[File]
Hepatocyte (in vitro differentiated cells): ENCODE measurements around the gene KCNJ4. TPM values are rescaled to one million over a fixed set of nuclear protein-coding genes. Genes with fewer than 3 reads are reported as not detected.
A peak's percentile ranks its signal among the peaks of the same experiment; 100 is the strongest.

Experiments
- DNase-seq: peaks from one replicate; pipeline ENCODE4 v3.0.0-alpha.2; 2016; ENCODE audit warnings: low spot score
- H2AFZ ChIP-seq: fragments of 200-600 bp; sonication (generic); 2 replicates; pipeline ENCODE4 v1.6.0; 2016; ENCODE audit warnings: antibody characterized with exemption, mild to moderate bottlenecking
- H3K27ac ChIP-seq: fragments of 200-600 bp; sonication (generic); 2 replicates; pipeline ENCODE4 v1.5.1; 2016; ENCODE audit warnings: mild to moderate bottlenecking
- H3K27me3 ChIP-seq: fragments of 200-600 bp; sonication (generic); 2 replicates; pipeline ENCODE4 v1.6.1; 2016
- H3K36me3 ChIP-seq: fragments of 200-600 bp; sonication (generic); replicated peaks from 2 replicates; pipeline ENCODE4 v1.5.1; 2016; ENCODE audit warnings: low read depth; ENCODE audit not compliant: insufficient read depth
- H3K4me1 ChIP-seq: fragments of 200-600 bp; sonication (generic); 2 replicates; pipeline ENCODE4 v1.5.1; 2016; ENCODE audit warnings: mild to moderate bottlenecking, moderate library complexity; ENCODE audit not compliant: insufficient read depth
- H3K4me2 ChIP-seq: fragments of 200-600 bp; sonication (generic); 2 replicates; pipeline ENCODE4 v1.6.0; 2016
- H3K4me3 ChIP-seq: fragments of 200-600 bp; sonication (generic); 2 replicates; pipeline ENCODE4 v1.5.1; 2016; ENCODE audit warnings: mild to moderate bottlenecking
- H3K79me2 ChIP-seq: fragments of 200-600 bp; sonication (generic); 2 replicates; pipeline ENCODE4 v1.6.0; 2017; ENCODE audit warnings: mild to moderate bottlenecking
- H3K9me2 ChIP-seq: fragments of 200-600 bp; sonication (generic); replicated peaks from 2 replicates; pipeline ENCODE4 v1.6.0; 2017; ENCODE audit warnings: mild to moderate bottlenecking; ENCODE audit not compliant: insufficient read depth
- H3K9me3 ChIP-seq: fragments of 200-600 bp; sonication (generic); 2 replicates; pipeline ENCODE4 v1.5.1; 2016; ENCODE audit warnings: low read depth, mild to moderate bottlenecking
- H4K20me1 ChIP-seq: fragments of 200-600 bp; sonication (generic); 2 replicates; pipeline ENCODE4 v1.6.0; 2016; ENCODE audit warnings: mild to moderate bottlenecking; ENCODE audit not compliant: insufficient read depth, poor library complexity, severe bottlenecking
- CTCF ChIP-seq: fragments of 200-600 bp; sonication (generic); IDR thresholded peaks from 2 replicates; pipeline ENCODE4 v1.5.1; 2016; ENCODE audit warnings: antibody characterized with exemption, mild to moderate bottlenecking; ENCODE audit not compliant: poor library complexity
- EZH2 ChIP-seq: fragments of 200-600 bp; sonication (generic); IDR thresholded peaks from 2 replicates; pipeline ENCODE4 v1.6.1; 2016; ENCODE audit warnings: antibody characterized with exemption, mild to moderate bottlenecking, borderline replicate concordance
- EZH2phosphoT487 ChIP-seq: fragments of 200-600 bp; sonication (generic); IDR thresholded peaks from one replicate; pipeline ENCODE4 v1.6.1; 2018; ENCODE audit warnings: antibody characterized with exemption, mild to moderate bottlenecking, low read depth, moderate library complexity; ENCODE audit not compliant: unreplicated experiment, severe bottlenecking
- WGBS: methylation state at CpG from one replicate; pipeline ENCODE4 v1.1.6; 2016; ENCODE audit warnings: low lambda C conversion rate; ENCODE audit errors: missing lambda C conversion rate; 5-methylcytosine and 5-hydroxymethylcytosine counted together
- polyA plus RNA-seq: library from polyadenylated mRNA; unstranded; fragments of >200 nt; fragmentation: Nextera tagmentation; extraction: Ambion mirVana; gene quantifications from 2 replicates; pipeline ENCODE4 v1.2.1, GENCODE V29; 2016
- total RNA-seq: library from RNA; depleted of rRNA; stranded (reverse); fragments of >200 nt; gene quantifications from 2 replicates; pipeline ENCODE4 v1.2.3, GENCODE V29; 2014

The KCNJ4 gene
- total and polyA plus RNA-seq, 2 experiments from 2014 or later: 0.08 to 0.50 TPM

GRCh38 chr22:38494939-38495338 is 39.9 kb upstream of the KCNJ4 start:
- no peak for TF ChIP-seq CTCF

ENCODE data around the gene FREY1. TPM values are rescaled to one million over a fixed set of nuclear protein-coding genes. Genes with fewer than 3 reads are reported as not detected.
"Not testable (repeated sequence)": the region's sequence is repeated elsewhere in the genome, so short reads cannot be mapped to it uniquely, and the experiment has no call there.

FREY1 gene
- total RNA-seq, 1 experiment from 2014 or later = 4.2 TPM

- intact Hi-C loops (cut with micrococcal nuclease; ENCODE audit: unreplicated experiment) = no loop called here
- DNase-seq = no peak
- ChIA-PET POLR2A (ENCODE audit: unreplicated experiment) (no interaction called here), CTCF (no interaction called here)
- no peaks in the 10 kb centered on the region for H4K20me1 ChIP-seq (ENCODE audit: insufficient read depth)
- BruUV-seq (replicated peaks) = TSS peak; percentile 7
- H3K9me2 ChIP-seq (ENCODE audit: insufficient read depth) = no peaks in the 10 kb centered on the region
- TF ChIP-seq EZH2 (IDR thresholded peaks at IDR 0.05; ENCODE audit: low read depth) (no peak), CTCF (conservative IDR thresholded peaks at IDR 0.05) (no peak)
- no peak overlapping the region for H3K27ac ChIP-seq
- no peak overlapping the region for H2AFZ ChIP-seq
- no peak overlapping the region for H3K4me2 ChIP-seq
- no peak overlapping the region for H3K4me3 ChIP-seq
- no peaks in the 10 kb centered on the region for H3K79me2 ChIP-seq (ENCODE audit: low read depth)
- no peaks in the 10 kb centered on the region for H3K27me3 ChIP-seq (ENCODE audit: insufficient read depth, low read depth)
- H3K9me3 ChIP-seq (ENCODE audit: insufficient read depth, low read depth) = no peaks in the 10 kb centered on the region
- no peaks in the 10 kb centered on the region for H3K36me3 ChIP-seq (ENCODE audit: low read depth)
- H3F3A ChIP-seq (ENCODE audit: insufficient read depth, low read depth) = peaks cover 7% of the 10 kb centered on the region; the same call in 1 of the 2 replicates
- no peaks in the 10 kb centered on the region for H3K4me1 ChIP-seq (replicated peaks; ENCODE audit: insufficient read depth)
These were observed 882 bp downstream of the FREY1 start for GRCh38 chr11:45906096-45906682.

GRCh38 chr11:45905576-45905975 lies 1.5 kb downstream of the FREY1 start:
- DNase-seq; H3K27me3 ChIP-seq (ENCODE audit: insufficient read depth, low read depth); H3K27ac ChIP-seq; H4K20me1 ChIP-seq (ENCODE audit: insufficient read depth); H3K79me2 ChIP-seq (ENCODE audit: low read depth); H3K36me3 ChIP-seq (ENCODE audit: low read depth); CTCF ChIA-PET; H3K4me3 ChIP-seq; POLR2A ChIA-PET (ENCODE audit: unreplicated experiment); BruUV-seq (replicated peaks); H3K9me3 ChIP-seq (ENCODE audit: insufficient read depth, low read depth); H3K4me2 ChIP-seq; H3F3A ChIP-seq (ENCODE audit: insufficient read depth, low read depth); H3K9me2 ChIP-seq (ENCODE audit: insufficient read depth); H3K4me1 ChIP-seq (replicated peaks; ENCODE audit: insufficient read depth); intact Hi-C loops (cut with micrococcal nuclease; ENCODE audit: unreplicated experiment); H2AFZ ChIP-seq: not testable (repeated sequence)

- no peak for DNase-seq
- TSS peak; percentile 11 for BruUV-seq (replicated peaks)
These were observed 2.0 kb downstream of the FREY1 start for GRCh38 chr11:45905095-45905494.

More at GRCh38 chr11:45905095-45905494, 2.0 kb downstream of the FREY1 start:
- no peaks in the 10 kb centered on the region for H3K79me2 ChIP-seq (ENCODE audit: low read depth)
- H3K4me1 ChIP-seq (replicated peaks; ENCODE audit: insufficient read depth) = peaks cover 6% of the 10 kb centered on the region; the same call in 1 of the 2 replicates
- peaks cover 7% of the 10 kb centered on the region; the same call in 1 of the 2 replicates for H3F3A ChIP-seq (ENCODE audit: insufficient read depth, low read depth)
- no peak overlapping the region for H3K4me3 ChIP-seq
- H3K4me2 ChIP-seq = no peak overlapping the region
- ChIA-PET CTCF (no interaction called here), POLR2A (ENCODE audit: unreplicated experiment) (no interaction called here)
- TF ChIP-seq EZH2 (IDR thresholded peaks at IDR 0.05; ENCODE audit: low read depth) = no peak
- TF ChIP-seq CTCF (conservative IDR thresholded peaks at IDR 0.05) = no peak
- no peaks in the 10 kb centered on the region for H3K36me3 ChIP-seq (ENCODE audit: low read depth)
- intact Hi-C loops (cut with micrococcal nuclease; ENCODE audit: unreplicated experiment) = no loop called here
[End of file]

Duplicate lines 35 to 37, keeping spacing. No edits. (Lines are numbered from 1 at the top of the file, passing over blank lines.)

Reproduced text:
- H3K9me2 ChIP-seq (ENCODE audit: insufficient read depth) = no peaks in the 10 kb centered on the region
- TF ChIP-seq EZH2 (IDR thresholded peaks at IDR 0.05; ENCODE audit: low read depth) (no peak), CTCF (conservative IDR thresholded peaks at IDR 0.05) (no peak)
- no peak overlapping the region for H3K27ac ChIP-seq